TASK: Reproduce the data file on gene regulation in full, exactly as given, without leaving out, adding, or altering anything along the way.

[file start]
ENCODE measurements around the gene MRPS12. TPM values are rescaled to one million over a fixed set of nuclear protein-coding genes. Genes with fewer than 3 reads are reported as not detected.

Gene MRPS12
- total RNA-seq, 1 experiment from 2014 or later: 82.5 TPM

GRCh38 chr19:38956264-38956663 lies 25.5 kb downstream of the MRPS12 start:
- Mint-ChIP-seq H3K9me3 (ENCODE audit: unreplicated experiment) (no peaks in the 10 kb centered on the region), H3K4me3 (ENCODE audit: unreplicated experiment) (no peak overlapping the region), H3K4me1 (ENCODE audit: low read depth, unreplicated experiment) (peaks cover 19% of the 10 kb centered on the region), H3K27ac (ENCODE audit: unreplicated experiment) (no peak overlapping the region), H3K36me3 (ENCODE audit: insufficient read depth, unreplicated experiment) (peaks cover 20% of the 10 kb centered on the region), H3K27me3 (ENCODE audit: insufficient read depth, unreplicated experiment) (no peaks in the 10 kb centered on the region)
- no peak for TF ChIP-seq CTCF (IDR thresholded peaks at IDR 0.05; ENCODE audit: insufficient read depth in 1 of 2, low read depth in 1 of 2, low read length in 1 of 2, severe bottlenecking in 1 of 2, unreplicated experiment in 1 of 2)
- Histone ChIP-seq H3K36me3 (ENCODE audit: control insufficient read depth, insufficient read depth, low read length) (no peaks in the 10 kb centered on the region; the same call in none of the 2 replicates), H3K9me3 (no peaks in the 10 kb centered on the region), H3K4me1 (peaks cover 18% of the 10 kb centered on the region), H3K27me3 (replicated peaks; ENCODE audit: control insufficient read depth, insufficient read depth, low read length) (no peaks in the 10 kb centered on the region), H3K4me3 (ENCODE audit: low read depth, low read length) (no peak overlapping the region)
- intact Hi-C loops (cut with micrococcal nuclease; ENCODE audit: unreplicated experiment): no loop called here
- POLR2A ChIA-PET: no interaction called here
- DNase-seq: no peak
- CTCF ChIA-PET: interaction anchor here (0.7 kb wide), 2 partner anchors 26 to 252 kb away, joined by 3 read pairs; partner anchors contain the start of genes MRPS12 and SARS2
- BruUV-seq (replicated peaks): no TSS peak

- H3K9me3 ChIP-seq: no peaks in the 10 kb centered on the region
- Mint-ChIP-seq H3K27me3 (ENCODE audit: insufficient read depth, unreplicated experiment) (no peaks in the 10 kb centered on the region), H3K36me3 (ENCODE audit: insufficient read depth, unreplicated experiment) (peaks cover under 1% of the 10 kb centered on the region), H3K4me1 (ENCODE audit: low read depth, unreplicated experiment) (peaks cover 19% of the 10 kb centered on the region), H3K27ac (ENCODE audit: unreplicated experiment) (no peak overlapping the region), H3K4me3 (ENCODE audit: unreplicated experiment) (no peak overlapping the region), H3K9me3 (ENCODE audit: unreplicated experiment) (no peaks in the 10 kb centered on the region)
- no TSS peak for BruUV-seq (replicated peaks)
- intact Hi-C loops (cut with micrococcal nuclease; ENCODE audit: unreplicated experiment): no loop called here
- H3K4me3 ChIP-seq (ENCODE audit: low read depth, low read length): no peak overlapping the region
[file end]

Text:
ENCODE measurements around the gene MRPS12. TPM values are rescaled to one million over a fixed set of nuclear protein-coding genes. Genes with fewer than 3 reads are reported as not detected.

Gene MRPS12
- total RNA-seq, 1 experiment from 2014 or later: 82.5 TPM

GRCh38 chr19:38956264-38956663 lies 25.5 kb downstream of the MRPS12 start:
- Mint-ChIP-seq H3K9me3 (ENCODE audit: unreplicated experiment) (no peaks in the 10 kb centered on the region), H3K4me3 (ENCODE audit: unreplicated experiment) (no peak overlapping the region), H3K4me1 (ENCODE audit: low read depth, unreplicated experiment) (peaks cover 19% of the 10 kb centered on the region), H3K27ac (ENCODE audit: unreplicated experiment) (no peak overlapping the region), H3K36me3 (ENCODE audit: insufficient read depth, unreplicated experiment) (peaks cover 20% of the 10 kb centered on the region), H3K27me3 (ENCODE audit: insufficient read depth, unreplicated experiment) (no peaks in the 10 kb centered on the region)
- no peak for TF ChIP-seq CTCF (IDR thresholded peaks at IDR 0.05; ENCODE audit: insufficient read depth in 1 of 2, low read depth in 1 of 2, low read length in 1 of 2, severe bottlenecking in 1 of 2, unreplicated experiment in 1 of 2)
- Histone ChIP-seq H3K36me3 (ENCODE audit: control insufficient read depth, insufficient read depth, low read length) (no peaks in the 10 kb centered on the region; the same call in none of the 2 replicates), H3K9me3 (no peaks in the 10 kb centered on the region), H3K4me1 (peaks cover 18% of the 10 kb centered on the region), H3K27me3 (replicated peaks; ENCODE audit: control insufficient read depth, insufficient read depth, low read length) (no peaks in the 10 kb centered on the region), H3K4me3 (ENCODE audit: low read depth, low read length) (no peak overlapping the region)
- intact Hi-C loops (cut with micrococcal nuclease; ENCODE audit: unreplicated experiment): no loop called here
- POLR2A ChIA-PET: no interaction called here
- DNase-seq: no peak
- CTCF ChIA-PET: interaction anchor here (0.7 kb wide), 2 partner anchors 26 to 252 kb away, joined by 3 read pairs; partner anchors contain the start of genes MRPS12 and SARS2
- BruUV-seq (replicated peaks): no TSS peak

- H3K9me3 ChIP-seq: no peaks in the 10 kb centered on the region
- Mint-ChIP-seq H3K27me3 (ENCODE audit: insufficient read depth, unreplicated experiment) (no peaks in the 10 kb centered on the region), H3K36me3 (ENCODE audit: insufficient read depth, unreplicated experiment) (peaks cover under 1% of the 10 kb centered on the region), H3K4me1 (ENCODE audit: low read depth, unreplicated experiment) (peaks cover 19% of the 10 kb centered on the region), H3K27ac (ENCODE audit: unreplicated experiment) (no peak overlapping the region), H3K4me3 (ENCODE audit: unreplicated experiment) (no peak overlapping the region), H3K9me3 (ENCODE audit: unreplicated experiment) (no peaks in the 10 kb centered on the region)
- no TSS peak for BruUV-seq (replicated peaks)
- intact Hi-C loops (cut with micrococcal nuclease; ENCODE audit: unreplicated experiment): no loop called here
- H3K4me3 ChIP-seq (ENCODE audit: low read depth, low read length): no peak overlapping the region